Mentally and Physically Training for the Trail
I find it difficult to describe the training plan I established to thru hike the Appalachian Trail (AT). As a retired psychotherapist I am a highly conceptual and an insight oriented individual. So, simply stated, I perceive/conceptualize training as the event and the event as continued training. I’ve seen many clients present as open to training but I also see the concurrent thought that training is work and they perceive the event as some type of reward for the work they did. And this separation in concepts – training vs event – is what has led many clients to stop training.
However, in the spirit of this blog I understand most readers are more interested in the behavioral side of the training. In training terms, I used a sports specific training plan accompanied by the proven National Federation of Professional Trainers (NFPT) approach to a push, pull, squat fitness routine.
My personal training plan begins, believe it or not, with addressing the issue of recovery. Not typical huh?? No matter whether I was training in a gym setting or actually hiking I always begin by warming up, typically using basic calisthenics (jumping jacks, toe touches, windmills etc). I even conceptualize the warm up as the beginning of recovery. A warm set of muscles, not only enhances the overall workout, but prevents already tight muscles from getting tighter. I incorporated brief, mild stretching during both cardio and resistance training. Bear in mind, I do the in session stretching to decrease the amount of time I have to stretch post workout. I can assure you I am a post workout stretching advocate. Especially for older clients. Keep in mind I am a trainer/athlete in his 60s.
Whether training in the gym or hiking I wear compression clothing because I advocate the fact that compression clothing is in a sense a way to recover even while in the middle of the workout or hike. I then sleep, as I will on the trail, in copper infused compression clothing. I’m not suggesting this approach will work for everyone or every older client, but I can tell you it works for me.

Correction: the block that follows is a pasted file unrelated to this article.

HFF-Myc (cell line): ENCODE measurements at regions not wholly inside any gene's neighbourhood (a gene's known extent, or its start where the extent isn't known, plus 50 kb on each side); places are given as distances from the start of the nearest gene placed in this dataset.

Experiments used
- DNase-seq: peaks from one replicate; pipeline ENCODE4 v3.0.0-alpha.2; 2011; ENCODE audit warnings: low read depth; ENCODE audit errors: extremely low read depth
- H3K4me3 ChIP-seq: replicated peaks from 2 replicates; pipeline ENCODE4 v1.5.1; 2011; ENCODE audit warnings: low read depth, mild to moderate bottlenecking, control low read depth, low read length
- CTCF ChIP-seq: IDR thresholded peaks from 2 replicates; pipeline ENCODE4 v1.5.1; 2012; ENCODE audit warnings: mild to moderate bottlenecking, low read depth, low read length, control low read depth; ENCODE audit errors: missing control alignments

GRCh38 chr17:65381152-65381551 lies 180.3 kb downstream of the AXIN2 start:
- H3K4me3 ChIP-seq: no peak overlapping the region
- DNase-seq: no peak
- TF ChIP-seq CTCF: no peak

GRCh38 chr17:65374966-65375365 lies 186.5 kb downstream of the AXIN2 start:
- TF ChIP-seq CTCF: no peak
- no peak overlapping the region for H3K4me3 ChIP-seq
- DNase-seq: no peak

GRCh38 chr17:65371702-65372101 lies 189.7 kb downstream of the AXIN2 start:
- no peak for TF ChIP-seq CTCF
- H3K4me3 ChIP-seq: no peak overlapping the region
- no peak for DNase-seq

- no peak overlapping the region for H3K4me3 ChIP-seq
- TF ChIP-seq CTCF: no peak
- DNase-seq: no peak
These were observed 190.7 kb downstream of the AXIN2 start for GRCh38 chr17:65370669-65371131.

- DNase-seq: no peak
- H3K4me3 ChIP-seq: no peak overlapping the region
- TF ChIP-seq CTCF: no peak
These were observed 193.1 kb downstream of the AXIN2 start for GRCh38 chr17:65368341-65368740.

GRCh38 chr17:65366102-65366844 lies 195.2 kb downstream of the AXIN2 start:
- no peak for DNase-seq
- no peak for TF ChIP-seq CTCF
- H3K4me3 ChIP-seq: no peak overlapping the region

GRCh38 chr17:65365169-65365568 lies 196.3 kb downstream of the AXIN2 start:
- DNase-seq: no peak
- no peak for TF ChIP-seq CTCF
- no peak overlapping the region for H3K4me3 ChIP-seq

Functionally Training for the Trail
When sports specific training, I incorporated several routines in my overall plan. When I trail hiked, I was fully dressed and equipped, the same way I will be dressed and equipped to hike the AT. When highway hiking, I hiked with my athletic weight vest holding 30-40 lbs of weight. I found when hiking with the weight vest I greatly enhanced the development of the small spinal erector muscles that most persons, including trainers, neglect.
It mattered not that I was gym training, highway hiking with weight vest, or actually hiking in the mountains of my beloved Northern Colorado, I daily performed 150 chair squats, 100 standing heel/toe raises, tricep extensions, bicep curls (using kettlebells – never more than 25 lbs). Additionally, I performed 10 minutes plank holding (30 seconds times 20 holds with a full 30 second rest between holds).
As a trainer and psychotherapist I embrace the idea it begins with the CORE or middle CHAKRA. As a side note, many people asked me, after returning from hiking the Inca Trail, what muscle groups I found most challenged or affected? It wasn’t my legs or my arms – it was my CORE, which as a reminder includes the lower back.
In summary, when I get up on the morning of the 15th of February, my body will perceive I’m about to do what I do everyday, not a six month, 2200 plus mile hike that I’m taking it on. My advice – see your own training as the event and the event as continued training.
You can “hike” with me via my satellite tracker. Instructions provided in a future post…watch for it, I’m looking forward to you being a part of my journey!
Be well, be fit
No Man Walking
*Starting in January 2016, NFPT, for the first time, featured one of our own Certified Personal Trainers whose sport is Expedition Hiking. We follow his personal life journey that led him to fitness and ultimately to hiking. We share his training regime and then follow him on that adventure along the AT.
The story behind his life’s fitness journey you will find interesting, inspiring and encouraging. Join us as we feature, James “Jim” Holt, MA, CPT, trail name, No Man Walking.
Catch up with Jim’s Journey with these posts that lead up to the big day: